Ahhhh. David Reid. My longtime compatriot and co-founder of 1576 Advertising Limited where we did seriously great work and had seriously good fun.
David was never shy of a lig. Most famously perhaps in his Schlitz days when he got all pissed up with Lisa Bonet and Johnny Rotten.
My favourite memory is around his kitchen table, planning 1576 when his Dad (Normski) uttered the ludicrous conclusion on reading my business plan “You’re not seriously considering going into business with this wanker are you David?’ He was. He did. We rocked. Normski later redacted.
David and I regularly attend PrimaveraSound in Barcelona.
I regularly embarrass him with my lack of finesse as he peacocks to my tramping.
We are pretty much chalk and cheese, but we love one another nevertheless.
Here’s his shizazzle.
My favourite author or book
I always look forward to a Robert Harris novel coming out. He rarely misses the beat. Other authors I like are George Orwell, Graham Macrae Burnet, Ernest Hemmingway, Aldous Huxley, Donna Tartt, Ray Bradbury and William Boyd.
The book I’m reading
I’ve got a few on the go at the moment but the one you need to know about first is definitely the weirdest – We All Hear Stories in The Dark by Robert Shearman. Nothing quite like this trio of books has ever been attempted before. The premise is that stories always change their meaning dependent upon the order in which you read them and as you work your way through the peculiar tunnels of the 101 short stories he has written, the odds against anyone else ever treading the same path as you become exponentially unlikely. In essence, every reader’s journey through the book will be entirely unique and you will be the only person who ever reads your version of the collection. I’m also reading the classic book about positivity – Learned Optimism by Martin Seligman as well as the fantastic Mayflies by Scots author Andrew O’Hagen.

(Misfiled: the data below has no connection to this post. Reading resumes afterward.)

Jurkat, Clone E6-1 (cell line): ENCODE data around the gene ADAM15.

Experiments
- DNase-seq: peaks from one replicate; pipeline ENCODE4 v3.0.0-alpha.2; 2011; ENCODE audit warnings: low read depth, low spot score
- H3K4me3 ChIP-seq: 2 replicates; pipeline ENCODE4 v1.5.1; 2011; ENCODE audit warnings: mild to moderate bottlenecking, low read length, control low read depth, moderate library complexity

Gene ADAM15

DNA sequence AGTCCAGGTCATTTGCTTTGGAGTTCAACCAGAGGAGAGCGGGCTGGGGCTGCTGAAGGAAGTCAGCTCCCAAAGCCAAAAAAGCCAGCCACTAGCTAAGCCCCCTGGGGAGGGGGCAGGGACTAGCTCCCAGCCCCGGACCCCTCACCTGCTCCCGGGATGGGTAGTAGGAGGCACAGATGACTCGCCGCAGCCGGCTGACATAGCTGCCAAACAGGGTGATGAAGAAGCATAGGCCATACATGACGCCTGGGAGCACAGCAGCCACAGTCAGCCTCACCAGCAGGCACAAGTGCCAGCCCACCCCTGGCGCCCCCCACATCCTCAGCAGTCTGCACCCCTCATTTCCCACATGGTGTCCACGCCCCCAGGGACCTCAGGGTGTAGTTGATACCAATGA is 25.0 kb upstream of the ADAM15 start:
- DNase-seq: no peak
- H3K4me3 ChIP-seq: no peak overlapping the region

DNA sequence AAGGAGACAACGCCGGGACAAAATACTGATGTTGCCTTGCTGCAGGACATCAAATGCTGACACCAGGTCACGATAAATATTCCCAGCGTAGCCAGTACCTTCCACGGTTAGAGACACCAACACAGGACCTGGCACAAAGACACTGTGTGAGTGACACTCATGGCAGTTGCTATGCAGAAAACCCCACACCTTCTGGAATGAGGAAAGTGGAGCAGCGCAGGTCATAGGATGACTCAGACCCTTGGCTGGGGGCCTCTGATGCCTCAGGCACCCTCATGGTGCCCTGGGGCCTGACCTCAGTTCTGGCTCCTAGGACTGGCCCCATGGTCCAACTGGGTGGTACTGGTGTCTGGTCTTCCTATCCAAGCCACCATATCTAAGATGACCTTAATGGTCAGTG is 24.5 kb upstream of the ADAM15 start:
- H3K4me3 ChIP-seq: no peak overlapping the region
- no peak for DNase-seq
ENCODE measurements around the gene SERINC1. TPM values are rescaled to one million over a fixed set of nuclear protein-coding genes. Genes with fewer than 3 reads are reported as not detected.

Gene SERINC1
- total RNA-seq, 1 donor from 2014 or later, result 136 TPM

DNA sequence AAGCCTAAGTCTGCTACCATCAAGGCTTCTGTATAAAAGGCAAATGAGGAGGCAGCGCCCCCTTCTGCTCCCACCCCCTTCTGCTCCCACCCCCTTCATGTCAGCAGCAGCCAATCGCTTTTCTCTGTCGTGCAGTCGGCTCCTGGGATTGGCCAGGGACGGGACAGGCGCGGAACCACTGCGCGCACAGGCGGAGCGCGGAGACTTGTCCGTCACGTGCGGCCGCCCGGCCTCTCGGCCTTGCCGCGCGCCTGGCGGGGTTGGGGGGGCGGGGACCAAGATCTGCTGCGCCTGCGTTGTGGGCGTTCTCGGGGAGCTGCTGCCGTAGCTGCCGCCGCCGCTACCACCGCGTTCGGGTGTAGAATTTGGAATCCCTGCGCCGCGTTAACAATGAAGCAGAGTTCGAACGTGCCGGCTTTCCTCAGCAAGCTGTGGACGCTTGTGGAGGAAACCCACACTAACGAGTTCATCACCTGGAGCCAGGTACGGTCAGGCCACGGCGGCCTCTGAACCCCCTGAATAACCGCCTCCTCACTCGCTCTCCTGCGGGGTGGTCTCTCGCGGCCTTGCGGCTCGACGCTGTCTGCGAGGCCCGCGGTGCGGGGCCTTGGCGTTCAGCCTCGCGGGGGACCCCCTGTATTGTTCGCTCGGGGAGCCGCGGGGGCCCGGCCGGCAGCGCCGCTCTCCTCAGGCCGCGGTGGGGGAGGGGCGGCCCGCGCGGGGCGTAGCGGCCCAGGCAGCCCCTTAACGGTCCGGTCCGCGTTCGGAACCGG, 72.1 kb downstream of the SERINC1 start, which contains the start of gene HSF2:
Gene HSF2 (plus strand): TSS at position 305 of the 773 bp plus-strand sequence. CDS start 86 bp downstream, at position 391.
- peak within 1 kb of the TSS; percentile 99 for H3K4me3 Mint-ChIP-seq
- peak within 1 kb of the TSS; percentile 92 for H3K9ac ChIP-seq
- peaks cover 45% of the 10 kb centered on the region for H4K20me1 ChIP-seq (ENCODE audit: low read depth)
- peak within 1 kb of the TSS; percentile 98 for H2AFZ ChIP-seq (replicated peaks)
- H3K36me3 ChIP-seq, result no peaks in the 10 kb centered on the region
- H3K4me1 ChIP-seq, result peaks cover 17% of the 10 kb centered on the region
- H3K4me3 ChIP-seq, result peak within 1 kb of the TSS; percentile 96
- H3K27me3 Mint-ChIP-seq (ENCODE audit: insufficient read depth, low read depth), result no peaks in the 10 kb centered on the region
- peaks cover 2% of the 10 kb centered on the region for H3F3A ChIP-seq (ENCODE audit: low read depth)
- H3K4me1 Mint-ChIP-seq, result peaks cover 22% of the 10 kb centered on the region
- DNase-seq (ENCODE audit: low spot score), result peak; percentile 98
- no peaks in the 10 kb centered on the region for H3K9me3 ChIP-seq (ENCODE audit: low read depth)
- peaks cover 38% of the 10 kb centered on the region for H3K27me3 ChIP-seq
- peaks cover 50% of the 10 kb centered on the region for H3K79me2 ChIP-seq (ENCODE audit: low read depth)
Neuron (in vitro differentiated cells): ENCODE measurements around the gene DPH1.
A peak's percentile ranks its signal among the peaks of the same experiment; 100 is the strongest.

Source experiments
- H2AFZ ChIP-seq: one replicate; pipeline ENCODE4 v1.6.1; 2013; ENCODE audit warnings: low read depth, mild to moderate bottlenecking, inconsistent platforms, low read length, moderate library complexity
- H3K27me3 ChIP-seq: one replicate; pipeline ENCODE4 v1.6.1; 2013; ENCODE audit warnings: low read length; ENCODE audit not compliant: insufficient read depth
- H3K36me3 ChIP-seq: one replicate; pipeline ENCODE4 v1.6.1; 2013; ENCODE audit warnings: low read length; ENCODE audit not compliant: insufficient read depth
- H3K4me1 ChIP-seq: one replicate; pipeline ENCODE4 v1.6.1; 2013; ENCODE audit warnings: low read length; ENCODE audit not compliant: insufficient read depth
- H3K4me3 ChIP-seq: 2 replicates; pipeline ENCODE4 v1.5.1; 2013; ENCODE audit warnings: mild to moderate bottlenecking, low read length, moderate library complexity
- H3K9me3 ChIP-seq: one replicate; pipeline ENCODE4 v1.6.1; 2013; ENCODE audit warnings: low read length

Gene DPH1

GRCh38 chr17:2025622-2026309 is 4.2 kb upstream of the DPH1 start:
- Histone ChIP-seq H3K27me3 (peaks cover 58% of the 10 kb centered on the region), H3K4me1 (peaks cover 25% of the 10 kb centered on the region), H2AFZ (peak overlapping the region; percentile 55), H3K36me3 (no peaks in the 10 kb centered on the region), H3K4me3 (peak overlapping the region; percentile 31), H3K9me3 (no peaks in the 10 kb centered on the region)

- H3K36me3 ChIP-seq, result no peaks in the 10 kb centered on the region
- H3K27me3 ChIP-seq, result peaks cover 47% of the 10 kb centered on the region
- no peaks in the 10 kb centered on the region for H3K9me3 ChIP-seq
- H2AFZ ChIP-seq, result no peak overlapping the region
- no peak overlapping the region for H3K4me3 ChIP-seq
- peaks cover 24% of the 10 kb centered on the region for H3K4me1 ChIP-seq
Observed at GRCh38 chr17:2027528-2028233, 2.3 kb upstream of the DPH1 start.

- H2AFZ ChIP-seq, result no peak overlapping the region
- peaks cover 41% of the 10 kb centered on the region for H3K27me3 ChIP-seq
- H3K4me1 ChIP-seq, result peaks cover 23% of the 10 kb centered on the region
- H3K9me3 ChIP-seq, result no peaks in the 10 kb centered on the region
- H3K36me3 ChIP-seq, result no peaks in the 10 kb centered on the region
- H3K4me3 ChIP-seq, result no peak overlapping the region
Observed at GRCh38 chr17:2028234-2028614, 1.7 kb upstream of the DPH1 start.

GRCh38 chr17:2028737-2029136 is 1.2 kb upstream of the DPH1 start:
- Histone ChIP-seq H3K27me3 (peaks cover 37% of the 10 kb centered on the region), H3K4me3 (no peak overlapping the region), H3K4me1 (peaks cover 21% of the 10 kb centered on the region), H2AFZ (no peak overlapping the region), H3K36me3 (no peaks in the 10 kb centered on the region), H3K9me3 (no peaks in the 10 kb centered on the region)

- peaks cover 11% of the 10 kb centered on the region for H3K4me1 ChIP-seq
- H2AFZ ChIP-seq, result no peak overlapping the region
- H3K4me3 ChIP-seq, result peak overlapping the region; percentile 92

The book I wish I had written
If I’d written a set of books about a Boy Wizard I’d like to think I’d have spent my earnings wisely. As well as very unwisely.
The book I couldn’t finish
I’m not a quitter – I never start a book without completing it. My patience was really tried recently however with a collection of EM Forster short stories. They were crashingly dull.
The book I’m ashamed I haven’t read
I’ve never read Catch 22 by Joseph Heller or Of Mice and Men by John Steinbeck. That’s a pretty poor show, I know.
My favourite film
This is such a hard question because different films equate to different moods and times. I could easily make a case for Jaws, The Third Man, Duel, Once Upon A Time In America, Pan’s Labyrinth, One Flew Over the Cuckoo’s Nest or Blade Runner. I’m going to go with Sleuth. The original film made by Joseph Mankiewicz in 1972. I was lucky enough to enjoy a drink with Michael Caine, one of the only two actors within the film, back in 1997 and he confirmed it was one of his most joyous acting experiences.
My favourite play
The Royal Lyceum Theatre’s production of A View From The Bridge by Arthur Miller. It was absolutely outstanding.
My favourite podcast
The Spectator has some excellent podcasts. Coffee House Shots provides really incisive political analysis. At the other end of the spectrum, but no less important – Scarves Around The Funnel is a podcast for fans (like me) of Heart of Midlothian FC. They were also Sir Walter Scott’s team y’know.